The 'Late in the Day' hitmaker insists fans should have time to''miss'' the band - who split up five years ago - before they even think about going on the road together again.
He said: ''The quick answer [to reforming] is 'no'.
''I think more time needs to pass, more water under the bridge. Don't you agree that people should miss us a bit more first?
''I'm at the start of this phase. I was in a band for 20 years but I've only been a solo artist for a couple of years, it's new to me.
''I wouldn't see the point right now or writing a song where people say, 'It's like having Supergrass back.' I don't think I could recreate that anyway.''
And the singer admits he doesn't want to listen to Supergrass' final album 'Release the Drones' and never felt excited about anyone hearing it.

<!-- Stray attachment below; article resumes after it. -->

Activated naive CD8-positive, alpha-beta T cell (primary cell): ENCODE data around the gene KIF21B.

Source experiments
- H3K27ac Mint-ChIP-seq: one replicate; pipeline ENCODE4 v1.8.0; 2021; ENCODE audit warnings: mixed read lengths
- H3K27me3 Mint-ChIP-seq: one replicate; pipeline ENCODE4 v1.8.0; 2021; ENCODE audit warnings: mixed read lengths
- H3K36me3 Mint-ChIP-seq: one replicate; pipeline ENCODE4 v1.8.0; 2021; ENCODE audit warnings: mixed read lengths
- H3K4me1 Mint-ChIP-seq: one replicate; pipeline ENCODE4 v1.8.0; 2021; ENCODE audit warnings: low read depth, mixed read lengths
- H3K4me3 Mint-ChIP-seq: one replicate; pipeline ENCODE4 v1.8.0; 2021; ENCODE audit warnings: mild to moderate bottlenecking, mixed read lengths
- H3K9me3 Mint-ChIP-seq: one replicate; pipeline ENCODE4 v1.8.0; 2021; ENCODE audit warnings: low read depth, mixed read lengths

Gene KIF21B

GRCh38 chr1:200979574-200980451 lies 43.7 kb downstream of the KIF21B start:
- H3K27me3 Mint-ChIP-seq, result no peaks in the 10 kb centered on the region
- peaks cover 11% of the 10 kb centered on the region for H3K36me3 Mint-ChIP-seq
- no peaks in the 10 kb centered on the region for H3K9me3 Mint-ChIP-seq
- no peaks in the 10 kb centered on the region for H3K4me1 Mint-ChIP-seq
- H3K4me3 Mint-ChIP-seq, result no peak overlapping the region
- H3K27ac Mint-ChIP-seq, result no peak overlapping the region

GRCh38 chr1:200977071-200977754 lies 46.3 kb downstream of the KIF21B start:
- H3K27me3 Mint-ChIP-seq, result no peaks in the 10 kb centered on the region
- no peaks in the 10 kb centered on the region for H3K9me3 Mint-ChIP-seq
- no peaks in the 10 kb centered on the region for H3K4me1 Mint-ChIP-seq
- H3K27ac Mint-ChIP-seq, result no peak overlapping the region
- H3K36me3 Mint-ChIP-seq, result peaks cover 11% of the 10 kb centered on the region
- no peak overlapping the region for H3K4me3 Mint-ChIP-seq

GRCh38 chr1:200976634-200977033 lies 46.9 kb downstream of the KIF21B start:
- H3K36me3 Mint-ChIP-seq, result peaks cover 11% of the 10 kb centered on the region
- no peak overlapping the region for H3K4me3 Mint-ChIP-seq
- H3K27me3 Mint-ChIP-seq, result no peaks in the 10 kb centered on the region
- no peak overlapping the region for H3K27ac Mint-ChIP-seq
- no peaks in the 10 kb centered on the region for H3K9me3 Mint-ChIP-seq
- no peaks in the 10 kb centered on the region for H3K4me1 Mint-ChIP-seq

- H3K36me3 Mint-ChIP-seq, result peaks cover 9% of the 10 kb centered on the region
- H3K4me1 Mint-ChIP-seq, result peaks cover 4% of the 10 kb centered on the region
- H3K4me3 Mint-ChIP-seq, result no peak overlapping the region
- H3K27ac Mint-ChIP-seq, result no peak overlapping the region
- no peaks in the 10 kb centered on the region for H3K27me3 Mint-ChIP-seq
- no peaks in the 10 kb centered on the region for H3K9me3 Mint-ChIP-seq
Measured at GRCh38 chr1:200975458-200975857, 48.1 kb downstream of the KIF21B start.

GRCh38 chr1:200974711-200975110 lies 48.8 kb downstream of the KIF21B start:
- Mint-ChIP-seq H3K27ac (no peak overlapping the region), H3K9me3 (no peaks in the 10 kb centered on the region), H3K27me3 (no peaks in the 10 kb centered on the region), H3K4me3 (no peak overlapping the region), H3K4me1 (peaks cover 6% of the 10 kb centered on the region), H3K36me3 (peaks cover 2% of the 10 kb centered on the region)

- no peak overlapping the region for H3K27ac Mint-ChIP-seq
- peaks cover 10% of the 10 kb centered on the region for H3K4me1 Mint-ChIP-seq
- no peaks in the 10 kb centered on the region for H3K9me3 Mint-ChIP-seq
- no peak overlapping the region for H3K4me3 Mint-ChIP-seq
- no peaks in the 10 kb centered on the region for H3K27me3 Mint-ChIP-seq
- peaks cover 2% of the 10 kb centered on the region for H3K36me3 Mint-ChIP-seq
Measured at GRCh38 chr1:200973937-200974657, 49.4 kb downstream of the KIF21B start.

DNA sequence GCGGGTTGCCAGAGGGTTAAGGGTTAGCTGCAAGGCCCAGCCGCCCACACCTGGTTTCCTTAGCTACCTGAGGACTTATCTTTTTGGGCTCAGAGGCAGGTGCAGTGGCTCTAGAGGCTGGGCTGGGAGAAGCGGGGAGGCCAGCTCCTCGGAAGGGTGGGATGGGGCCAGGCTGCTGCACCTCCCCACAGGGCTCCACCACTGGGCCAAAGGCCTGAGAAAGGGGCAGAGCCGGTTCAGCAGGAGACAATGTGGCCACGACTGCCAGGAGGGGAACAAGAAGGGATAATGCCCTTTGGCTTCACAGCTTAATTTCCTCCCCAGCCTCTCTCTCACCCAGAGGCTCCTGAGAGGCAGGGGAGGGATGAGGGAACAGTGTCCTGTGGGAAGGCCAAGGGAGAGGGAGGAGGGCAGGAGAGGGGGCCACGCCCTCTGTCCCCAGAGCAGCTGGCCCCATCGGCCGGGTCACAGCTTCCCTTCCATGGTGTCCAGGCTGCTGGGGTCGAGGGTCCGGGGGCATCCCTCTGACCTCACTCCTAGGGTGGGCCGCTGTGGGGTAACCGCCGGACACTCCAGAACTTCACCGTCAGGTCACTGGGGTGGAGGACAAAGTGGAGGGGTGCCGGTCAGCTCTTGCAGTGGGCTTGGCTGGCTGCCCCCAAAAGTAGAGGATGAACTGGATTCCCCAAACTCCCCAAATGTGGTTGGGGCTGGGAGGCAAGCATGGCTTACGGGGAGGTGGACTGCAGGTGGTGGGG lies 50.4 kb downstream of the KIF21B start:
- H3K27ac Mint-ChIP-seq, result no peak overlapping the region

He told NME magazine: ''I don't want to particularly hear it then, I don't know why I would now.
''I always used to love getting new tracks from the studio and then parking up at rehearsals, opening the boot and playing it really loud on the stereo. Being really proud of what you'd done.
''But the stuff we were working on, I didn't want to play it to anyone and that said a lot to me. It takes a lot of strength to confront that rather than doing whatever album and carrying on doing festivals every year and bringing the cash in playing the hits.''
American Thighs was released on this day in 1994.